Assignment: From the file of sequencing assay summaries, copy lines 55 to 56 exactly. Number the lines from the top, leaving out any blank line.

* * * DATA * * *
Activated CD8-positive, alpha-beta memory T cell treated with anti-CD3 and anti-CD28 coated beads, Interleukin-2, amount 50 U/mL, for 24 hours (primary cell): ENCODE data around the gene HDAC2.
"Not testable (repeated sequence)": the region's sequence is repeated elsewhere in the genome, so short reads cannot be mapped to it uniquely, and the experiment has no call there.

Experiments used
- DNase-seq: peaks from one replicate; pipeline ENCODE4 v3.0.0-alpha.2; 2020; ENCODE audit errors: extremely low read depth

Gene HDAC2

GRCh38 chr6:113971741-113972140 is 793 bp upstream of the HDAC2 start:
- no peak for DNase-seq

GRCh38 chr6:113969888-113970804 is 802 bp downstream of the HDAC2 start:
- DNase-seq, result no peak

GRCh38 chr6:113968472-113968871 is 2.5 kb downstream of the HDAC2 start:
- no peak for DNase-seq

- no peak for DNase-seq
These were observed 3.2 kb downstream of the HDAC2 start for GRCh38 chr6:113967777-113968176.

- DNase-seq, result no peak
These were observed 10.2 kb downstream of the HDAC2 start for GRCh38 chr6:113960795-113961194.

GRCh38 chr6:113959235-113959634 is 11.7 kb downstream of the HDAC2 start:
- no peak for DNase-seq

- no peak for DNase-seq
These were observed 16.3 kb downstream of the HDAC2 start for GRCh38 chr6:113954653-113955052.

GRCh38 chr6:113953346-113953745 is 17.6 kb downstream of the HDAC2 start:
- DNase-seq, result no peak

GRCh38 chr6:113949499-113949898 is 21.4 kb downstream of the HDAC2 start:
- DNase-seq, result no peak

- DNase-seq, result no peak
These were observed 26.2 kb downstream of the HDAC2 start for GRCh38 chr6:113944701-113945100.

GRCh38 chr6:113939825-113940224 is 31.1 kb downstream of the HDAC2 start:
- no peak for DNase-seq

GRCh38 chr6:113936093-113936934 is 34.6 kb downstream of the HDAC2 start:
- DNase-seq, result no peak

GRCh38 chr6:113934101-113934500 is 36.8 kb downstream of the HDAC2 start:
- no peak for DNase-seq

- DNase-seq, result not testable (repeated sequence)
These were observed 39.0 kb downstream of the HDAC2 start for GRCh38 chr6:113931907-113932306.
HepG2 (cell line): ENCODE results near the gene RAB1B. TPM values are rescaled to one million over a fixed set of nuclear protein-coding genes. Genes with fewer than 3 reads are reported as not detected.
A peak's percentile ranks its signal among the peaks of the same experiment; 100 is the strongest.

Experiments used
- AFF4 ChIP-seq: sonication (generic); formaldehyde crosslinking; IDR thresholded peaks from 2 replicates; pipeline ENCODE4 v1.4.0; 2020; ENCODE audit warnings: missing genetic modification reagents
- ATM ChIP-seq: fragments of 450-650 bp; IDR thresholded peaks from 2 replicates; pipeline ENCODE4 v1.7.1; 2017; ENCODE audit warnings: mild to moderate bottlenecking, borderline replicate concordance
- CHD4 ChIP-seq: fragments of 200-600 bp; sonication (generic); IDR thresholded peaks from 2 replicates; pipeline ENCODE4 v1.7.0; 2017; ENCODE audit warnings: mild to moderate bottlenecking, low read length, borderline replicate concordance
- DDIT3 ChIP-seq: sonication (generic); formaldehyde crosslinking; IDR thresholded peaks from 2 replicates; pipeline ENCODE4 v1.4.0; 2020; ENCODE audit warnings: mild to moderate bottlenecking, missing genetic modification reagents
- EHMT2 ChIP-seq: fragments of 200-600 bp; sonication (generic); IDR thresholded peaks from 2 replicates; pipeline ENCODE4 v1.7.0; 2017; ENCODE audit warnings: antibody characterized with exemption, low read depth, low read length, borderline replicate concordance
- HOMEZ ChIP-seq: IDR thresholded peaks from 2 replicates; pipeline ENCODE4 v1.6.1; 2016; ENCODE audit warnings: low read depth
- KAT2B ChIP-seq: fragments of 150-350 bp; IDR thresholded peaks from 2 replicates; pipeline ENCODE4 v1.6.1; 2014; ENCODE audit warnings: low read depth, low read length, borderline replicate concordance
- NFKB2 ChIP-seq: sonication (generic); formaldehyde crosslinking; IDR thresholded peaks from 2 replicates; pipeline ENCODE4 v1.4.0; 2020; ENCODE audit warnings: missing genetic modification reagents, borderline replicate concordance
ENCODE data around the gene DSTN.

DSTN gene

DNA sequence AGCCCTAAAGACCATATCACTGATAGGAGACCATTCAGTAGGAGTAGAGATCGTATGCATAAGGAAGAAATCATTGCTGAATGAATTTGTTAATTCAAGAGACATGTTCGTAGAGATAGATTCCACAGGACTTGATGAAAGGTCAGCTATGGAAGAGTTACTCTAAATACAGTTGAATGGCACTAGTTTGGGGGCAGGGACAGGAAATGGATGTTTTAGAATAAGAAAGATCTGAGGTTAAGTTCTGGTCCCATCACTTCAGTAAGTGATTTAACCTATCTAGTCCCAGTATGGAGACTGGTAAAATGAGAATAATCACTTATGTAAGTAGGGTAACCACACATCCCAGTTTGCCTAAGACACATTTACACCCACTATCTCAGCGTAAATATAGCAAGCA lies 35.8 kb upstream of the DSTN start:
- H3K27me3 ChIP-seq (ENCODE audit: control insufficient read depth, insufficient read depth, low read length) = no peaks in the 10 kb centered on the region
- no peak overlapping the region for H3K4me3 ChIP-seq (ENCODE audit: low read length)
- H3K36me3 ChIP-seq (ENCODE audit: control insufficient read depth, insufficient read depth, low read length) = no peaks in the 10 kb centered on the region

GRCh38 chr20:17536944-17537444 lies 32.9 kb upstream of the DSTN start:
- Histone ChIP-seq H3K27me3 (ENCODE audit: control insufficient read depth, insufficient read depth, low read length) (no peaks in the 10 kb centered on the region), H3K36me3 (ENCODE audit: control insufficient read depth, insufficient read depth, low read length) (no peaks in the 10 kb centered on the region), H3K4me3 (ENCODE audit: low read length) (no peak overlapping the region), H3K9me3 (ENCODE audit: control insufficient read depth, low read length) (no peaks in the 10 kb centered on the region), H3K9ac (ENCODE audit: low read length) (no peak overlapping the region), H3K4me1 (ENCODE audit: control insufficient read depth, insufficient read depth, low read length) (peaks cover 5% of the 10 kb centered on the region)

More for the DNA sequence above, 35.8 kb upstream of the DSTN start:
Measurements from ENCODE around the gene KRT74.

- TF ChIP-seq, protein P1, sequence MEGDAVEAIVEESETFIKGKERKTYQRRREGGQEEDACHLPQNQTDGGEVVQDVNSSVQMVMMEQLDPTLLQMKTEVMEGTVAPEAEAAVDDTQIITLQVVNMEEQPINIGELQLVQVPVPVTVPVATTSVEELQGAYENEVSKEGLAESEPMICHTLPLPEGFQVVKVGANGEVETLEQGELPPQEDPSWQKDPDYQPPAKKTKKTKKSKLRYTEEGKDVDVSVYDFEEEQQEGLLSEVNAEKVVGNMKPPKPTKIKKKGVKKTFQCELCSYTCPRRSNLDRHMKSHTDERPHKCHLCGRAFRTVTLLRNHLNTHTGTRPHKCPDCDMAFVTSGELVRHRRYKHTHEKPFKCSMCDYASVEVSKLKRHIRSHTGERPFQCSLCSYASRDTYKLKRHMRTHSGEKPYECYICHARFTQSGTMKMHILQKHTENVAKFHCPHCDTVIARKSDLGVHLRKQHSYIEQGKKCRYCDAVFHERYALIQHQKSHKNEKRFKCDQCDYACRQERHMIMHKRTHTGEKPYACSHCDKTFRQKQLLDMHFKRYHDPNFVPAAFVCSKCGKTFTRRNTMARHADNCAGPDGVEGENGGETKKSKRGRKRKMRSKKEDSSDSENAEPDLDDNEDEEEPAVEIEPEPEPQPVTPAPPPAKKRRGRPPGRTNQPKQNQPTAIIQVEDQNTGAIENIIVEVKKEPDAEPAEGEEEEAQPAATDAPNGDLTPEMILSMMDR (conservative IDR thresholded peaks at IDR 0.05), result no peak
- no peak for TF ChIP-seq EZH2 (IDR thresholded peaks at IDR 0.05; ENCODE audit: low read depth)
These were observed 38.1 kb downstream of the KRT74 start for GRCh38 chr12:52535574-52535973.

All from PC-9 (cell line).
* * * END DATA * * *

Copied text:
- TF ChIP-seq, protein P1, sequence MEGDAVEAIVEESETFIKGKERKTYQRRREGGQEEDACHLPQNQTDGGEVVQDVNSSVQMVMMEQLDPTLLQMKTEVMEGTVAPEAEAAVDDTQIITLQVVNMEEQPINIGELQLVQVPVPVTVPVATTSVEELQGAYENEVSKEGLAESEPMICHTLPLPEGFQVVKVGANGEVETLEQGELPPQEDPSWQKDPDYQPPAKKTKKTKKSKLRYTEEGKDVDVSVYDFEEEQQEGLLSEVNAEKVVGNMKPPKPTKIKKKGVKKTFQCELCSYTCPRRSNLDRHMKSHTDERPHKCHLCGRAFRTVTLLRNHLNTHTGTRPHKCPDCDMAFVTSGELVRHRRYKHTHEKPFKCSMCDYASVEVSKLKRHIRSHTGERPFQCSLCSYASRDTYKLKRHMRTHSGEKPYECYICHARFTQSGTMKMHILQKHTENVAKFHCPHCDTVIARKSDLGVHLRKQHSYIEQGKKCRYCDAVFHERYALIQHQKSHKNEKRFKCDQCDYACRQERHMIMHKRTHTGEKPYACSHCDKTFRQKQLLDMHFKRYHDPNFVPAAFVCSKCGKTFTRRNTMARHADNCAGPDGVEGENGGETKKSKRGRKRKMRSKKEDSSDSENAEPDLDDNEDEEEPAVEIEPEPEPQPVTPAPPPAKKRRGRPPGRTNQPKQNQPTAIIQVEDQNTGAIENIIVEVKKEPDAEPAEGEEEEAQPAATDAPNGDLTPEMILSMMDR (conservative IDR thresholded peaks at IDR 0.05), result no peak
- no peak for TF ChIP-seq EZH2 (IDR thresholded peaks at IDR 0.05; ENCODE audit: low read depth)